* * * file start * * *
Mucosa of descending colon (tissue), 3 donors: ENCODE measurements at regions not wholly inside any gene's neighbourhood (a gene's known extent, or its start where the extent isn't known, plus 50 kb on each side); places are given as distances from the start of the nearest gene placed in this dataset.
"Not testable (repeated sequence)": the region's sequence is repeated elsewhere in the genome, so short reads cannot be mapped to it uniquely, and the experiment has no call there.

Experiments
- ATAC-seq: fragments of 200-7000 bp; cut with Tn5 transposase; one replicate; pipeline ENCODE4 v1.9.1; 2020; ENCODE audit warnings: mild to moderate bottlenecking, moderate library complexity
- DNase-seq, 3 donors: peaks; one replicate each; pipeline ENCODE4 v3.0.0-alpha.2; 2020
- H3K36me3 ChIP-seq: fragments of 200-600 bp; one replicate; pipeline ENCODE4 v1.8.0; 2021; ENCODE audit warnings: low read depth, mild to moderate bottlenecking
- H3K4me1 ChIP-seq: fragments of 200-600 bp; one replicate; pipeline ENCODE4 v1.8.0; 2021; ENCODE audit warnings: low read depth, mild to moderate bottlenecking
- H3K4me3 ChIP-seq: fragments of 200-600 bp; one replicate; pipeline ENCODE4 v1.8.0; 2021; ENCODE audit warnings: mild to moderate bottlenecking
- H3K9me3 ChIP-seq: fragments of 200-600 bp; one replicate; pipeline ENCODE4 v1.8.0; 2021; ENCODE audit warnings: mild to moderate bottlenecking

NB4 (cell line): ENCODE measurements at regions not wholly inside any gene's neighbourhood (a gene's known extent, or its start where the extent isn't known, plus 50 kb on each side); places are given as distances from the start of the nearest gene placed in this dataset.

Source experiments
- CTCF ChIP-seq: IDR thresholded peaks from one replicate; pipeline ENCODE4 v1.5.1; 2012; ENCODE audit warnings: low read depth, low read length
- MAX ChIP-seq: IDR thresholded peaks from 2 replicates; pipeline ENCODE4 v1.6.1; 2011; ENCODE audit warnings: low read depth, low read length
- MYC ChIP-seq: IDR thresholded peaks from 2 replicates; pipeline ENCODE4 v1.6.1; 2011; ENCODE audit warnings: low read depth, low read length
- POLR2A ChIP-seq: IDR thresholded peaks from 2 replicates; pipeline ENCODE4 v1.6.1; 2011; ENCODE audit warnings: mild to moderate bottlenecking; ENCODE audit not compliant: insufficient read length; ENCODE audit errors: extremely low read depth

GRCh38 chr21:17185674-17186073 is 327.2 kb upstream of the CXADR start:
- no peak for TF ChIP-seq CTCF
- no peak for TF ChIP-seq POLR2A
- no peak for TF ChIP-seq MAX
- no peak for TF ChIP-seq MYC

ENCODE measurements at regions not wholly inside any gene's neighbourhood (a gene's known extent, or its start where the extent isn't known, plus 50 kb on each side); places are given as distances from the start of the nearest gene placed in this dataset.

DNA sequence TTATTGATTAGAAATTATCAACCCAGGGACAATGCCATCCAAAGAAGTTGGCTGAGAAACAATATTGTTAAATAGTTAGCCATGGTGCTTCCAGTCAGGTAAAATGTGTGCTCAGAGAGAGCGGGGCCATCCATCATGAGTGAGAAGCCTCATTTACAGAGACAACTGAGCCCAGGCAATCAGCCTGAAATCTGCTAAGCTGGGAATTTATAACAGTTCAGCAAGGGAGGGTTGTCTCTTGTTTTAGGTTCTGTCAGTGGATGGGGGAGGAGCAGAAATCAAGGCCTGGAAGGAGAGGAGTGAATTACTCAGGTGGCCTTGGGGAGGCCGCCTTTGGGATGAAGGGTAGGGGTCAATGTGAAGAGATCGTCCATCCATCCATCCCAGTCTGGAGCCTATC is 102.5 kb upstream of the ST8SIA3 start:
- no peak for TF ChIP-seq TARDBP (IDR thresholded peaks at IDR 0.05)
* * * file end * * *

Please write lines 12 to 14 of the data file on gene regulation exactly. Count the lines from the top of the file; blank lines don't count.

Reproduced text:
- CTCF ChIP-seq: IDR thresholded peaks from one replicate; pipeline ENCODE4 v1.5.1; 2012; ENCODE audit warnings: low read depth, low read length
- MAX ChIP-seq: IDR thresholded peaks from 2 replicates; pipeline ENCODE4 v1.6.1; 2011; ENCODE audit warnings: low read depth, low read length
- MYC ChIP-seq: IDR thresholded peaks from 2 replicates; pipeline ENCODE4 v1.6.1; 2011; ENCODE audit warnings: low read depth, low read length